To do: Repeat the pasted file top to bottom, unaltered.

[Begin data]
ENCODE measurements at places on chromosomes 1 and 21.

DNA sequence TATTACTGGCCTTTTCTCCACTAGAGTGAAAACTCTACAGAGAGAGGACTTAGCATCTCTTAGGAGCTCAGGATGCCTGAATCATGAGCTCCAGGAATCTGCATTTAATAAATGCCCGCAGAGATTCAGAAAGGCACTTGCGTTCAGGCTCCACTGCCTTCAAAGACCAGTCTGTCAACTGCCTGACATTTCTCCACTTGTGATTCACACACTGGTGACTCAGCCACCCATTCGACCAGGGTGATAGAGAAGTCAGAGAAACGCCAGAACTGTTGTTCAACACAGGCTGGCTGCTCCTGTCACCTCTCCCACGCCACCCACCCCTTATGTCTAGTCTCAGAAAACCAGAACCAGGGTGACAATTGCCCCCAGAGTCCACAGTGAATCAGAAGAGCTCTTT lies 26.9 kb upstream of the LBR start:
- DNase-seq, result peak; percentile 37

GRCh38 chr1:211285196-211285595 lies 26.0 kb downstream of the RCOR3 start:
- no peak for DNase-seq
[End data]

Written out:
ENCODE measurements at places on chromosomes 1 and 21.

DNA sequence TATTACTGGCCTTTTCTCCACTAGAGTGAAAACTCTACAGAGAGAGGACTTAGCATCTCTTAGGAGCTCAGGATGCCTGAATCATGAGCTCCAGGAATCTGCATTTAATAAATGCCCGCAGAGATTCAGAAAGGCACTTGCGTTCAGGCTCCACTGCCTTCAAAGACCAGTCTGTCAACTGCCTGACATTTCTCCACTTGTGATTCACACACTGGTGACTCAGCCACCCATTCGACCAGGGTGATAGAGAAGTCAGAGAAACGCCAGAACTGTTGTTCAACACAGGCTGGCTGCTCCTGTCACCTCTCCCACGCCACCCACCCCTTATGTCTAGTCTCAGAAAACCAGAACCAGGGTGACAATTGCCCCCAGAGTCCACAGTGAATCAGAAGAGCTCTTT lies 26.9 kb upstream of the LBR start:
- DNase-seq, result peak; percentile 37

GRCh38 chr1:211285196-211285595 lies 26.0 kb downstream of the RCOR3 start:
- no peak for DNase-seq